Of related interest to this posting, you and your readers may want to check out an article in today’s (Nov. 19, 2007) NY Times titled: STUDY LINKS DROP IN TEST SCORES TO A DECLINE IN TIME SPENT READING (http://www.nytimes.com/2007/11/19/arts/19nea.html?em&ex=1195621200&en=bc01c3c505ea455e&ei=5087).

    “arry Potter, James Patterson and Oprah Winfrey’s book club aside, Americans — particularly young Americans — appear to be reading less for fun, and as that happens, their reading test scores are declining. At the same time, performance in other academic disciplines like math and science is dipping for students whose access to books is limited, and employers are rating workers deficient in basic writing skills.”

    It’s not a pretty picture. While there is some disagreement amongst various researchers about the study’s conclusions, the consensus seems to be that young Americans, while they may be reading online for various reasons, they are not reading for fun.

    From my perspective, it is difficult to read purely for enjoyment on a digital device – it is either too cumbersome, the screen to small or, significantly, hard on the retinas.

    For ease on the eyes and utility, portability, and zero energy use (the “green” way to read) there will never be a substitute for the good old fashioned bound book.

    Sometimes low-tech is the best tech.

  • Greg // Dec 4, 2007 at 7:44 pm

    Interesting read that I just stumbled on…

    This market will be interesting to watch as heavy hitters like Microsoft and Amazon missed the iPod boat. I don’t think we will see this happen on “ebooks.” If the Kindle starts to take off, I think a lot more competitors will emerge and we will not have a single company owning 60% of the market.

    However, to make it truly marketable a couple of things will have to change:

    DRM – more and more people are refusing to accept DRM. They want to ability to transport data across multiple platforms in a standardized format.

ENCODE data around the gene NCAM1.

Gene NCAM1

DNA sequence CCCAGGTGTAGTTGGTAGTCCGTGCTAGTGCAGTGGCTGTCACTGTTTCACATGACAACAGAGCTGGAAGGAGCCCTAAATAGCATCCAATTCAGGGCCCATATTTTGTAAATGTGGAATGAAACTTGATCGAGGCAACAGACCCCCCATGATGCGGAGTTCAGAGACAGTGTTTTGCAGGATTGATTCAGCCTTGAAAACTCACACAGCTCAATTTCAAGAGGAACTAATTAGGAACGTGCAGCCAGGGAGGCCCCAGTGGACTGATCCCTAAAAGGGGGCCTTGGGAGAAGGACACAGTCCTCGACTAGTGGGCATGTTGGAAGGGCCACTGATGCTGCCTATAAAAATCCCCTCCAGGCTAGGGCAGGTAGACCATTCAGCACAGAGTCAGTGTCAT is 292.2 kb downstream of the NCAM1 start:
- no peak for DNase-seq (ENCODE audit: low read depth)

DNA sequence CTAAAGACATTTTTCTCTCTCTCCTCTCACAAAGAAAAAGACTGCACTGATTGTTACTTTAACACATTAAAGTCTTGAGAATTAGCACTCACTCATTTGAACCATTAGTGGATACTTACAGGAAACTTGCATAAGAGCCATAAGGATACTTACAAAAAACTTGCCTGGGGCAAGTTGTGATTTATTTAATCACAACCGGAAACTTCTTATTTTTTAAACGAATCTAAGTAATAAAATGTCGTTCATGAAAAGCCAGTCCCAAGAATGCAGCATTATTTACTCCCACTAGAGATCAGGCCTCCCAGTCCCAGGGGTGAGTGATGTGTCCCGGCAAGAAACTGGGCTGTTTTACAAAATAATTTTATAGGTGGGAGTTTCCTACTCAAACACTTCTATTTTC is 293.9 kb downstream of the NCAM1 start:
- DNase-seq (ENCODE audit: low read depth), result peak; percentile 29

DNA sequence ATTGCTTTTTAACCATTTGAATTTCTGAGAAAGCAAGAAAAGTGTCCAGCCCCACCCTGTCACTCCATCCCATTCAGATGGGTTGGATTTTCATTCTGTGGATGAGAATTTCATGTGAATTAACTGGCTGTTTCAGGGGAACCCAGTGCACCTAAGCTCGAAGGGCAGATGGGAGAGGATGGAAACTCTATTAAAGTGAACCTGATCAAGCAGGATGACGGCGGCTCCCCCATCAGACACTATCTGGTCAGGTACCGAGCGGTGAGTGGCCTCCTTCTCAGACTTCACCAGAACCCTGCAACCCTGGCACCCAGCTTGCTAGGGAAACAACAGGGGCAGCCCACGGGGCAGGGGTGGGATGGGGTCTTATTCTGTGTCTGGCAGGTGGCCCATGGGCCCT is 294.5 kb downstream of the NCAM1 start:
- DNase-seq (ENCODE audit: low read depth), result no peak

Price – People are simply not willing to pay as much for digital content as they would for the “real thing.”

    Publisher acceptance – Publishers, like the RIAA, will extort a high price for digital content and will try and shape the market to best meet their pricing models.

    And right on with who we should be watching…14 years olds are really the first “all digital” generation and they will certainly shape the future sooner then our generation did.

    Good post!

  • Heather S. Ingemar // Apr 28, 2008 at 9:10 am

    I think compatability/standardization is the main hurdle ebooks have to (and should) overcome. It’s why they aren’t a huge portion of the industry.

    Now the thing about teens — I think that if we could get them interested in ebooks through their availability, and the fact that they can be read on their gizmos, there’s a potentially lucrative market there. Probably 90% of teens have cell phones. Some of them even have handheld devices like PDAs (which are great for ebooks), and even more of them have stuff like the iPod. If the companies would get on the bandwagon, and do like you said, promoting ebooks in a format compatible with their machine (heck, why not ALL other machines!), they could really capitalize on that.

    Great post, and awesome blog. 🙂

    All the best,
    Heather S. Ingemar

  • Jason // Jul 17, 2011 at 5:48 am

    re: Kassia Krozser I was wondering if i could use your article for my school IES project also known as (intergrated enquiry studies) I”m planning to do a study on teenagers and iphones and i was wondering if you could give me some background information about you for me to include in my essay many thanks!